Frustrated students question media focus, political system all together during campaign

Nic Baggetto, Editor in Chief

The 2016 race for Oval Office has been one of the most debated elections in all of American history. The multitude of candidates who ran during the past two years have sparked controversy amongst voters, but none so more than the finalists: Donald Trump and Hillary Clinton. Their very names evoke discontent and frustration for the people of this country, Liberals and Conservatives alike. Yet, the United States political system is a democratic one; it was the American people who selected these two candidates, which begs the question, how did the country end up with two presidential nominees who very few seem to like? Students have asked themselves this question.

“People weren’t engaged in the election earlier on when the presidential nominees were being voted for candidacy,” freshman Adam Macro said. “Mostly because of the lack of participation, we’re stuck with these candidates.”

As a big personality, Trump was an obvious target for internet mockery and Saturday Night Live skits. Most major network news coverage of the election was, for a significant period of time, Trump making statements that some consider to be outlandish.

According to CNN, the first presidential debate, held on September 26, set the record for most watched debate in history with over 80 million viewers. America’s response to Trump, a seemingly “love him or hate him” attitude, stems from the fact that his over-the-top behavior overshadowed the other candidates and allowed him to rise to the top.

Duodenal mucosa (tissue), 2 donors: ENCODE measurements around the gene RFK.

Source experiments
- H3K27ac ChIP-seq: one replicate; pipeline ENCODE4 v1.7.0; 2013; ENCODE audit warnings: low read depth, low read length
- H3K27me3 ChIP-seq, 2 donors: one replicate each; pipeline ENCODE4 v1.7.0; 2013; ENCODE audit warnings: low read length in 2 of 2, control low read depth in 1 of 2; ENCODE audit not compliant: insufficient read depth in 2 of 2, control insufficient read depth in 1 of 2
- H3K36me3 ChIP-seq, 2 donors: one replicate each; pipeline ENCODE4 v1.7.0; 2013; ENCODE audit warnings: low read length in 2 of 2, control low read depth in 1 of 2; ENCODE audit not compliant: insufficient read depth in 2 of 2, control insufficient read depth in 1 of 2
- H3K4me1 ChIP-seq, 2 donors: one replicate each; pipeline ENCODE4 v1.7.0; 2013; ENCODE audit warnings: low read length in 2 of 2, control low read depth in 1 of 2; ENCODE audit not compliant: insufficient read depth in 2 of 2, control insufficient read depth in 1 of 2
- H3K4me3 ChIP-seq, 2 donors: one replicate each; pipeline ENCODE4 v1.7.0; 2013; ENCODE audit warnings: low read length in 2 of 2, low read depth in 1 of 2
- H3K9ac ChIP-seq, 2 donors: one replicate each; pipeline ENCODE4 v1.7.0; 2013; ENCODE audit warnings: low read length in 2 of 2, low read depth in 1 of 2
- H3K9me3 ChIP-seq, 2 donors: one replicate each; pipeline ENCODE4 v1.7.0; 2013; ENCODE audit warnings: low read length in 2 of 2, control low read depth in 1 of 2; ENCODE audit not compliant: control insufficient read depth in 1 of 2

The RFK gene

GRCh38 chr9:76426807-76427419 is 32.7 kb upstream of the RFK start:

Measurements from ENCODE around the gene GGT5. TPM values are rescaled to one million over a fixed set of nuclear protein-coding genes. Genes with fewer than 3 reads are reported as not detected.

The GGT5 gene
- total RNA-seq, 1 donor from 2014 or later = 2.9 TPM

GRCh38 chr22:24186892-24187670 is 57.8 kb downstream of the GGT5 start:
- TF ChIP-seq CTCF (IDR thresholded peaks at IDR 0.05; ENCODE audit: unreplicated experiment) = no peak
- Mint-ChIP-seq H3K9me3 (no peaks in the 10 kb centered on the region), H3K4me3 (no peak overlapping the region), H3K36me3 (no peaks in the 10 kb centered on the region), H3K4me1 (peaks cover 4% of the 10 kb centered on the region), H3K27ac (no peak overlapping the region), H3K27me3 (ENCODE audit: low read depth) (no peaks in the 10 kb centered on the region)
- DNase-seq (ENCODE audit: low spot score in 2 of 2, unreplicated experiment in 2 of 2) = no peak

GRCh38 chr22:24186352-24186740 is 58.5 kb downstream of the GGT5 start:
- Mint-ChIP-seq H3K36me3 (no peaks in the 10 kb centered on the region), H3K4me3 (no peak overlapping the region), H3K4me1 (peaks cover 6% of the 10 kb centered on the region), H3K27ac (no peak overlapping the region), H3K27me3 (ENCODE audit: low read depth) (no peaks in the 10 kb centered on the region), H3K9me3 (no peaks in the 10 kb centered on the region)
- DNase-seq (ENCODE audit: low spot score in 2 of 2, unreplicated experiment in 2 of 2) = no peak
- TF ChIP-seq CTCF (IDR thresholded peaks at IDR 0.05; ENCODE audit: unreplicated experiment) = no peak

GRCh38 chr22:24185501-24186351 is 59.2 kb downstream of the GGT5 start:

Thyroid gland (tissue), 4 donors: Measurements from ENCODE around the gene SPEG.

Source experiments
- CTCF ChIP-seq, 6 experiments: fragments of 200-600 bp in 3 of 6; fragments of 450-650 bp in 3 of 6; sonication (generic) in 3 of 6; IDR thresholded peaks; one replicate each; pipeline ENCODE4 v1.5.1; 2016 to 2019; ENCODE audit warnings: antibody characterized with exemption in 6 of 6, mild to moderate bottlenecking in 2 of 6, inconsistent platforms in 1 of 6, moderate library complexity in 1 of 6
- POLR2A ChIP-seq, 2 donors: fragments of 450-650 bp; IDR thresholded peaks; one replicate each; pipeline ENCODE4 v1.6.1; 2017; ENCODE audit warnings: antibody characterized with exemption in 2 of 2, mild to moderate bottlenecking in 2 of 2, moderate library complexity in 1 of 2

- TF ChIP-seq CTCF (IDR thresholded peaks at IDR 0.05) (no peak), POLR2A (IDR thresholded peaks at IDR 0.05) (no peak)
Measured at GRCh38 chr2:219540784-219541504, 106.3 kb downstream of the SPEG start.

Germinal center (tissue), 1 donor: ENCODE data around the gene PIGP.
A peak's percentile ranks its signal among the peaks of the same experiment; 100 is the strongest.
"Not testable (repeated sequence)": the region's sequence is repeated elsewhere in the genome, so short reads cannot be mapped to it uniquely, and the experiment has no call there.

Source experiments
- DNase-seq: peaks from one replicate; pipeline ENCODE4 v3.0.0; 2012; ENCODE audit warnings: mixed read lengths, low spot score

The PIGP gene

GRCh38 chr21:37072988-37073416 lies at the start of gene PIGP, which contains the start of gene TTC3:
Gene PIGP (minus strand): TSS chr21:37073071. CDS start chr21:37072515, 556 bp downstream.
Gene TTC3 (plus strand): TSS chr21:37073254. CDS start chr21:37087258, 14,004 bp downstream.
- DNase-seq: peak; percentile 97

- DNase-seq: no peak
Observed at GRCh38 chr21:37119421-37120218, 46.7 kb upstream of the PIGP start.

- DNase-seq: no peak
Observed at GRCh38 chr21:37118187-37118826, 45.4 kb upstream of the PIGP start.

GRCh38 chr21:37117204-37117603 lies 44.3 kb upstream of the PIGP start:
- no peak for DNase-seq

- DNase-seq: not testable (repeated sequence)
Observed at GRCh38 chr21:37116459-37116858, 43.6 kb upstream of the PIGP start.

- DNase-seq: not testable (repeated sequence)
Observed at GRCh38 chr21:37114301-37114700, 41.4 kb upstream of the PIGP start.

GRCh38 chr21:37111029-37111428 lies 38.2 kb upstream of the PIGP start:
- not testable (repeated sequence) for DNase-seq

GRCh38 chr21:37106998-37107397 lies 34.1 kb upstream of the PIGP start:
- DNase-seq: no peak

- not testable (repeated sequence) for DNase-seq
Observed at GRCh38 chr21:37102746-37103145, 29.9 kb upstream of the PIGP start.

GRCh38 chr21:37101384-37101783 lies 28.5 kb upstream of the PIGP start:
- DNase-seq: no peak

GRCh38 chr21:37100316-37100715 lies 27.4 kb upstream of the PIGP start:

“The media blows things out of proportion. They’re very hyperbolic,” senior Samantha Contreras said. “If Trump says a comment about somebody, they make it seem like he sent out death threats.”

For Clinton, some argue that her past misdeeds should have prevented her from proceeding this far into the race in the first place. The infamous email scandal, deemed “extremely careless” by the FBI, was enough to turn some voters off of her, but while Trump had to debate against a cavalcade of nominees in the primaries, Clinton had only one: Bernie Sanders.

“On the Democratic side, there were really only two candidates,” sophomore James Bayus said. “Bernie Sanders was a socialist and that scared people off, so all of the votes went to Hillary.”

Bayus, frustrated with both candidates, understands that voters will simply vote for which party generally aligns more with their beliefs in true “lesser of two evils” scenario.

“There is a mindset of what people think is right for the country,” junior Alexia Galicia said. “It’s going to be a close election.”